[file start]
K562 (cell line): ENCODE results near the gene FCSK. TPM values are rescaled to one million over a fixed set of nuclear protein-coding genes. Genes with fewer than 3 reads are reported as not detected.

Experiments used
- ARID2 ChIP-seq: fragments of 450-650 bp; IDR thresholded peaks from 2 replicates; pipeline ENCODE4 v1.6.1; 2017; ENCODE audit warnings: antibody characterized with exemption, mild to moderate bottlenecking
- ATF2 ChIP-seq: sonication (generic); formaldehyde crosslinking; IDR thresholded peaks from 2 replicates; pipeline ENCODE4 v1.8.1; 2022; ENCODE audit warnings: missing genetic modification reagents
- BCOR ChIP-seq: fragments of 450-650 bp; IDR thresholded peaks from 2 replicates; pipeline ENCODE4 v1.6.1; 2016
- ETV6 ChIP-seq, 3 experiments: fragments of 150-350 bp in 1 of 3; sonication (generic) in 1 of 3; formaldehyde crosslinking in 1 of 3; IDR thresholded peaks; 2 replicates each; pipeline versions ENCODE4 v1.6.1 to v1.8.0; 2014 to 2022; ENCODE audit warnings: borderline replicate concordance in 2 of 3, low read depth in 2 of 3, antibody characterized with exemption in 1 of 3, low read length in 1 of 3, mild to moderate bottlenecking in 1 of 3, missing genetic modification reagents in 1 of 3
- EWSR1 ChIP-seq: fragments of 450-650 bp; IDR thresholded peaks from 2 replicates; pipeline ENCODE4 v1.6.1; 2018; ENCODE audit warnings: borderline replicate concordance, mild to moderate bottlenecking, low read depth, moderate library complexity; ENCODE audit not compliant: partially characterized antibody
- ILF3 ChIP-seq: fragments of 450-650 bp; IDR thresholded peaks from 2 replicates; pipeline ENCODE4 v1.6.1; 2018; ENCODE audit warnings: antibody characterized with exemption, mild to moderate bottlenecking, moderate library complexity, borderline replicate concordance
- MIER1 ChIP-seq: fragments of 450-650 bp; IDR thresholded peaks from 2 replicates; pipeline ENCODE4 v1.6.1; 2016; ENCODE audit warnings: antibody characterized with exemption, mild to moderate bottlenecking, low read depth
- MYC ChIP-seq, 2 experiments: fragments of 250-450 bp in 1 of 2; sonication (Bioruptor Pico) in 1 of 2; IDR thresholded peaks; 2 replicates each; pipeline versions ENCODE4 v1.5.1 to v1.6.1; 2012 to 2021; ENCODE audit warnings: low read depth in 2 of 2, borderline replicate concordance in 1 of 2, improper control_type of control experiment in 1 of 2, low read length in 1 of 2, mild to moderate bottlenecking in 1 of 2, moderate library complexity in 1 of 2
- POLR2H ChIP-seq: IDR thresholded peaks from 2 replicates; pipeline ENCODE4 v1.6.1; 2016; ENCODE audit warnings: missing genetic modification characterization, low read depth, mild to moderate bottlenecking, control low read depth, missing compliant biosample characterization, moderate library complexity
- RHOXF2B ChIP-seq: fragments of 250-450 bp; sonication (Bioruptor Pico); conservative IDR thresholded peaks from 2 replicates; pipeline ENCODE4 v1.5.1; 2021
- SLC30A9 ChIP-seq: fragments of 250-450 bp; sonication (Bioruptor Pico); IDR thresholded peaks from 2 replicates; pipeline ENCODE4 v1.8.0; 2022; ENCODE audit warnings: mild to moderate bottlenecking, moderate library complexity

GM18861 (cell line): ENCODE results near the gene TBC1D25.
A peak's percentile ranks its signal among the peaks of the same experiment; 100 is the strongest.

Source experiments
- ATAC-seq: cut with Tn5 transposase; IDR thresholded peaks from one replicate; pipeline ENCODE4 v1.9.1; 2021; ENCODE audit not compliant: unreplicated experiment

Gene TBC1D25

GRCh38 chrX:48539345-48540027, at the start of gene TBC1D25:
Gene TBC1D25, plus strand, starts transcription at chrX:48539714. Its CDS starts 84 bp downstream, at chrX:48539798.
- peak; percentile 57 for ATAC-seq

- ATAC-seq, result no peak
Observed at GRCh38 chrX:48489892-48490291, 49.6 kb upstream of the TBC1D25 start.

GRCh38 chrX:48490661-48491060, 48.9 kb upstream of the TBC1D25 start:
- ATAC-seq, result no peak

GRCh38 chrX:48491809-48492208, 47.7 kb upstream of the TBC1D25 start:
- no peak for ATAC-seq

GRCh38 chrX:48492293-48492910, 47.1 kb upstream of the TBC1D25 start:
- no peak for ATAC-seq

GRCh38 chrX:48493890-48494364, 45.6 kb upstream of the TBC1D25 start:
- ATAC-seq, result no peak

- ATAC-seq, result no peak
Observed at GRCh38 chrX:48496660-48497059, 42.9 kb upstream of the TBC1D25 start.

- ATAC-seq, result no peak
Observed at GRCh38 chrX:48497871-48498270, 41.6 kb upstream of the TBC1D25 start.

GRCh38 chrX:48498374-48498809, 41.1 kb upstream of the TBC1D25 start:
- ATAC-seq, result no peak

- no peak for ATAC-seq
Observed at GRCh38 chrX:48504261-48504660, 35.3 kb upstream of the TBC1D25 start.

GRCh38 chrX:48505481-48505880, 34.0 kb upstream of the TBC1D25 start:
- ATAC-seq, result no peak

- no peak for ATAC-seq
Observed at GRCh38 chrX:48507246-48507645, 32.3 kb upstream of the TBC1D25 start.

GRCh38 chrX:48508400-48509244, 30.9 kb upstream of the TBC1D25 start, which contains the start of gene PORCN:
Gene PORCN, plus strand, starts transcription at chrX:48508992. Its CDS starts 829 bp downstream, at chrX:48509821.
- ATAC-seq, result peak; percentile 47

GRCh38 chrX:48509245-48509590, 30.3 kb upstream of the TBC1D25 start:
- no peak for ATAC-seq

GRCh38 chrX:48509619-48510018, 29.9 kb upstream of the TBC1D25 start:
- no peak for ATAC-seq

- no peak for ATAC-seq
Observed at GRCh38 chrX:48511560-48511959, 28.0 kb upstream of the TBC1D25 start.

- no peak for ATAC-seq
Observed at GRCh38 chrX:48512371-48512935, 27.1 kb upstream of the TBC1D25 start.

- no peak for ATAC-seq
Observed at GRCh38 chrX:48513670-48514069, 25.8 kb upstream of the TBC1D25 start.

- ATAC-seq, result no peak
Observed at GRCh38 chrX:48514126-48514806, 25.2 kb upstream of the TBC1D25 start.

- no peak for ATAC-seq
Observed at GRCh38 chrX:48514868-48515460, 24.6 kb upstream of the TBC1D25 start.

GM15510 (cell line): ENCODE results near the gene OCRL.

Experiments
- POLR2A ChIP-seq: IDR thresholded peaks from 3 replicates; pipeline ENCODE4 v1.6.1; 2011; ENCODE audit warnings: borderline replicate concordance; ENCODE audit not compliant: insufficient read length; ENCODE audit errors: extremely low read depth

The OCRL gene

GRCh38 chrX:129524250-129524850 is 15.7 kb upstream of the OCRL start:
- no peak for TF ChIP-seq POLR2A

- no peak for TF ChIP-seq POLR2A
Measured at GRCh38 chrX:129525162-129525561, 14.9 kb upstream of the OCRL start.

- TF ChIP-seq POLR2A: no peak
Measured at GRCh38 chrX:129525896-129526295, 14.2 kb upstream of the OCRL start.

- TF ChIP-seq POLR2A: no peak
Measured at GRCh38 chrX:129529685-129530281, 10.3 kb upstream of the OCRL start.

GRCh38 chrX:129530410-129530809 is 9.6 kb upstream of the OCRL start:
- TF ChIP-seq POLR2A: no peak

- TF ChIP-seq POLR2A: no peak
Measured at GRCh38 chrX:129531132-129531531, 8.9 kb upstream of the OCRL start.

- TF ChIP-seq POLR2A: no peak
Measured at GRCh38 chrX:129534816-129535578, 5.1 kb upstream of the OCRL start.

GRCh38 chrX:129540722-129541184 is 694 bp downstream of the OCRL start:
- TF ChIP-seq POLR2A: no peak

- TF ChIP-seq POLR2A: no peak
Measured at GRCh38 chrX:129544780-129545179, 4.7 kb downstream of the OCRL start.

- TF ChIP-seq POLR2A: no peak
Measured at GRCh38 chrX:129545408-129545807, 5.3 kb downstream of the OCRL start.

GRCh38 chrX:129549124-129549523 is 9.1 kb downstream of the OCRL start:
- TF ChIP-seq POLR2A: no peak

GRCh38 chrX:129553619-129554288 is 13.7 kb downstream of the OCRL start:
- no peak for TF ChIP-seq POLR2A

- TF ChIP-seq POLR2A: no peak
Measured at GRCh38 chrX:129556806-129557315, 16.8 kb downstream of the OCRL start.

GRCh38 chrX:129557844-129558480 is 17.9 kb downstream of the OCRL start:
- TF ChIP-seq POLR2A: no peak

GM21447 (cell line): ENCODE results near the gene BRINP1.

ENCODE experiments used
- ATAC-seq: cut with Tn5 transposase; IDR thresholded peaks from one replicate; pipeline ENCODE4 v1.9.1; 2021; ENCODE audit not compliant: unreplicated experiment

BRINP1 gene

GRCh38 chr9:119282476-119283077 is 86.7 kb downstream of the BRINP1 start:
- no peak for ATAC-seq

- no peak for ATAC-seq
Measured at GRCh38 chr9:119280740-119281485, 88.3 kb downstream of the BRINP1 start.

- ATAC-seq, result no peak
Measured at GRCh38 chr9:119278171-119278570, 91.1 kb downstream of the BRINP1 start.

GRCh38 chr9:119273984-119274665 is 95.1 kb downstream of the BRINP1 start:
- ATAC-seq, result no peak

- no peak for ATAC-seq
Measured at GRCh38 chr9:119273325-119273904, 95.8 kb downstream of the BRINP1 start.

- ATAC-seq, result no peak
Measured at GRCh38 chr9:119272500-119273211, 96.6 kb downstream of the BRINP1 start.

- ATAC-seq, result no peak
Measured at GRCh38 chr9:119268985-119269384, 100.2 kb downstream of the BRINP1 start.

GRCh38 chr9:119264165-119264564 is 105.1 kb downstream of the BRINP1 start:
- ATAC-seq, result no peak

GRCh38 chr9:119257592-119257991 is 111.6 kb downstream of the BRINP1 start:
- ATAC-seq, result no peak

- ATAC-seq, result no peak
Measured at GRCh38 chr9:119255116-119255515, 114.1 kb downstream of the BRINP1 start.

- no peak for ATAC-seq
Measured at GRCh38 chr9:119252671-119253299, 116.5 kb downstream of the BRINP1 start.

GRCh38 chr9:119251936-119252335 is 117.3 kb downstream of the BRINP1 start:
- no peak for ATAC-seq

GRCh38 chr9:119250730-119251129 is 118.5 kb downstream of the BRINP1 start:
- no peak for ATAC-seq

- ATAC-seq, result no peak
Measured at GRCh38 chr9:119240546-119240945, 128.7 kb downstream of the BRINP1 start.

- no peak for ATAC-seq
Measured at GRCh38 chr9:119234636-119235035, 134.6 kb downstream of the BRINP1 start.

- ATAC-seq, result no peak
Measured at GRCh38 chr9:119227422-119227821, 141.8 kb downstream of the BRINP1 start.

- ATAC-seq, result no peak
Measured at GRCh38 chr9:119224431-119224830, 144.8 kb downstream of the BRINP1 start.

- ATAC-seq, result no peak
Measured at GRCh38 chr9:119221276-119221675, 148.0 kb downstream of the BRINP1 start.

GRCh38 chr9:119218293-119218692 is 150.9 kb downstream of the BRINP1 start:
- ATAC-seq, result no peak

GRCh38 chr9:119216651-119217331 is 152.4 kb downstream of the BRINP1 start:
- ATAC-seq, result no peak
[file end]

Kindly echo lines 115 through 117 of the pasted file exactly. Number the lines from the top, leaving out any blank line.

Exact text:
- ATAC-seq, result no peak
Measured at GRCh38 chr9:119255116-119255515, 114.1 kb downstream of the BRINP1 start.

- no peak for ATAC-seq